The Court observed that there is no ‘chilling effect’ on the freedom of speech and expression in the present case. The Amendment solely refers to false and misleading information which is shared with mala fide intention and does not include opinions expressed by an individual. Further, if any grievance arises from the categorization of information by the FCU, then an individual can raise their grievances with the competent authorities. The Court held that the Amendment was enacted to curb the spread of false information and not to curb differences of opinions on policies or facts. The Court observed that the words - fake, false and misleading - with regard to information are to be understood in its ordinary sense, and do not refer to satires, parodies, commentaries etc., and hence cannot be termed as vague. The Court also held the vagueness of the term ‘Business of the Government’ cannot be a reason in itself to strike down the Amendment, when it is in fact the government which is in the best position to provide authentic information about the conduct of its business.

The Court relying upon the decision of the Apex Court in Justice K.S. Puttuswami and Anr vs. Union of India and People’s Union for Civil Liberties vs. Union of India held that the impugned Amendment meets the test of proportionality and is within the ambit of reasonable restrictions under Article 19(2). 

Conclusion and Analysis

The Court while upholding the Amendment has categorically held that the same comes within the ambit of Article 19(2) and does not in any manner infringe the right to freedom of speech and expression. The Court emphasized that dissemination of one-sided information, disinformation, and misinformation collectively contributes to an uninformed citizenry, undermining the integrity of democracy. The conclusion is that these forms of information distortion collectively diminish the effectiveness of democratic processes.

The Court held that the Intermediary Rules has its own procedure for grievance redressal and a user, if aggrieved by flagging of information as fake, false or misleading by the FCU under the Amendment, can approach the grievance redressal mechanism and only a competent court who has jurisdiction can be the final arbiter of any such grievance, and not the government.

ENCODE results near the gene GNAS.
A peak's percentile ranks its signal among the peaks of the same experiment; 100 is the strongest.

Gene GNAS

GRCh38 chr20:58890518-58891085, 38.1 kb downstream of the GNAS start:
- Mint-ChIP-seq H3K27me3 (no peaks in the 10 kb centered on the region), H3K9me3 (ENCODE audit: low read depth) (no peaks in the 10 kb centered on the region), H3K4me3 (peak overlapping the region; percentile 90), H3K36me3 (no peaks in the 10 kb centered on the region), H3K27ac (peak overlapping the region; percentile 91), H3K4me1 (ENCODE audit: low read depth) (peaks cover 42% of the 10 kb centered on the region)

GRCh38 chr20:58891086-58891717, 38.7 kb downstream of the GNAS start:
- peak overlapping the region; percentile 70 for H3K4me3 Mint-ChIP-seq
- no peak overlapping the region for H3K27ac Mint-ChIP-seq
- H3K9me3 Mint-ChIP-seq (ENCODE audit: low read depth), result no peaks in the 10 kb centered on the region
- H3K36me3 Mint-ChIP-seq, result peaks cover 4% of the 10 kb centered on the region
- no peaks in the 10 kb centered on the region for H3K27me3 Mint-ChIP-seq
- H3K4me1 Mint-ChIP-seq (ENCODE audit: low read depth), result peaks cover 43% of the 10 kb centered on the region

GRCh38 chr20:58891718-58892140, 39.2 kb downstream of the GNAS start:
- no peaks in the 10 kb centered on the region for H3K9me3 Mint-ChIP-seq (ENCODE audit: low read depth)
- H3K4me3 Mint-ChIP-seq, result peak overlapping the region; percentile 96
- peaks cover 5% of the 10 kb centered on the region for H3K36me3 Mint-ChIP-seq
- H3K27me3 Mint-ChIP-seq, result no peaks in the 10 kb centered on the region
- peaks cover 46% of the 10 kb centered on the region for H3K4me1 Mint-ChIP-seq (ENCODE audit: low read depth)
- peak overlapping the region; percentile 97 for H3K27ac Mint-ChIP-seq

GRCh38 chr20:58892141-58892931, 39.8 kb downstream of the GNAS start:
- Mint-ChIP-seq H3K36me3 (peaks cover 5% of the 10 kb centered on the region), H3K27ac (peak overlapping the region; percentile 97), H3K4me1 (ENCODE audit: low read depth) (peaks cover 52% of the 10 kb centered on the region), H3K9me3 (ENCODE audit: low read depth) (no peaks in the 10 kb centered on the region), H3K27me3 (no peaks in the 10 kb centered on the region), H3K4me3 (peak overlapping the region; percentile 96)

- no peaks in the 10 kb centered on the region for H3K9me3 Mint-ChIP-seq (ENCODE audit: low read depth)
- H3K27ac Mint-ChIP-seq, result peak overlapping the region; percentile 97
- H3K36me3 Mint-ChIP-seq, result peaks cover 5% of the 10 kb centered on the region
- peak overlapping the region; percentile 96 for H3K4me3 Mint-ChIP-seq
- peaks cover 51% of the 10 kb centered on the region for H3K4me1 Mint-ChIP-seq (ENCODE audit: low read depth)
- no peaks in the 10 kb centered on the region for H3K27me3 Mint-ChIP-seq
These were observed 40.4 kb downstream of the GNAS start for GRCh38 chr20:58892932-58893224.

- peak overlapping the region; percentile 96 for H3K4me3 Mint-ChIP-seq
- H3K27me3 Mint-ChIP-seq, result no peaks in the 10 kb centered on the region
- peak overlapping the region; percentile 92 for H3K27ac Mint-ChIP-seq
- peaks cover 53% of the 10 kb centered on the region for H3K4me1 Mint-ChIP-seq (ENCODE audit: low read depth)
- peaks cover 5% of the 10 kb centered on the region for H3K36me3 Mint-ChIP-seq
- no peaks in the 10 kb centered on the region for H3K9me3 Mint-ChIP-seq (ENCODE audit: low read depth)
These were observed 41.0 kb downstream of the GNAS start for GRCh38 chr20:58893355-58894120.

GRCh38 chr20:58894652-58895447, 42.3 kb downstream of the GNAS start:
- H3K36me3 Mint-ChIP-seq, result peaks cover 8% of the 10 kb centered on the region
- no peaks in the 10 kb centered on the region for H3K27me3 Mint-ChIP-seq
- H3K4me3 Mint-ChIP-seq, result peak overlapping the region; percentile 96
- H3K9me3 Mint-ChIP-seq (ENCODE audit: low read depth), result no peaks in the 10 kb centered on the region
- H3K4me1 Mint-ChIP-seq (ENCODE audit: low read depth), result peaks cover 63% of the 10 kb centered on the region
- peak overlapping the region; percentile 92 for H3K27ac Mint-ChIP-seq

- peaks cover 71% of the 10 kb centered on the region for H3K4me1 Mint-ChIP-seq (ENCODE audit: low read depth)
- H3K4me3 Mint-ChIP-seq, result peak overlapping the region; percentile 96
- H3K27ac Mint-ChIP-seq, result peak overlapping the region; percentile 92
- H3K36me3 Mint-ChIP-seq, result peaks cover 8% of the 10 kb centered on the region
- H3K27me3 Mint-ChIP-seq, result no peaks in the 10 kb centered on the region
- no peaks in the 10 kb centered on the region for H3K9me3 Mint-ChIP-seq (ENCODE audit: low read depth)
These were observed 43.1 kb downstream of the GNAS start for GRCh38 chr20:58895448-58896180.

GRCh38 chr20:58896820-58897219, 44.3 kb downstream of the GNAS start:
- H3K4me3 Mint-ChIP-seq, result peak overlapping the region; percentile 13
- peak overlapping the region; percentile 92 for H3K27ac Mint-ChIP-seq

The Court further held that the Amendment does not penalize either the intermediary or the user without the recourse to a court of law. The qualification of information is based on knowledge and intent and no content is restrained by the Amendment unless the same is false or erroneous.  The Court reiterated that the words ‘fake’ and 'false’ are to be understood ordinarily and should be shared with a mala fide intent. The Court carefully considered the fact that the FCU’s task is to know the correctness of the information about the business of the government, and not to take down any information. The Court emphasized that if information which is false, fake and misleading is knowingly shared with mala fide intentions, then the same affects the citizen’s right to participate in a democratic environment, since access to true and authentic information is of utmost importance.

About the authors: Ishwar Ahuja is a Principal Associate and Rahul Saxena is a Senior Associate at Saga Legal.

Disclaimer: The views and opinions expressed in this article are those of the author(s) alone and meant to provide the readers with understanding of the judgement passed in Kunal Kamra v. Union of India and issues relating to the constitutional validity of the 2023 Amendment to the IT intermediary Rules, 2021. The contents of the aforesaid article do not necessarily reflect the official position of Saga Legal. The readers are suggested to obtain specific opinions/ advise with respect to their individual case(s) from professional/ experts and not to use this article in place of expert legal advice.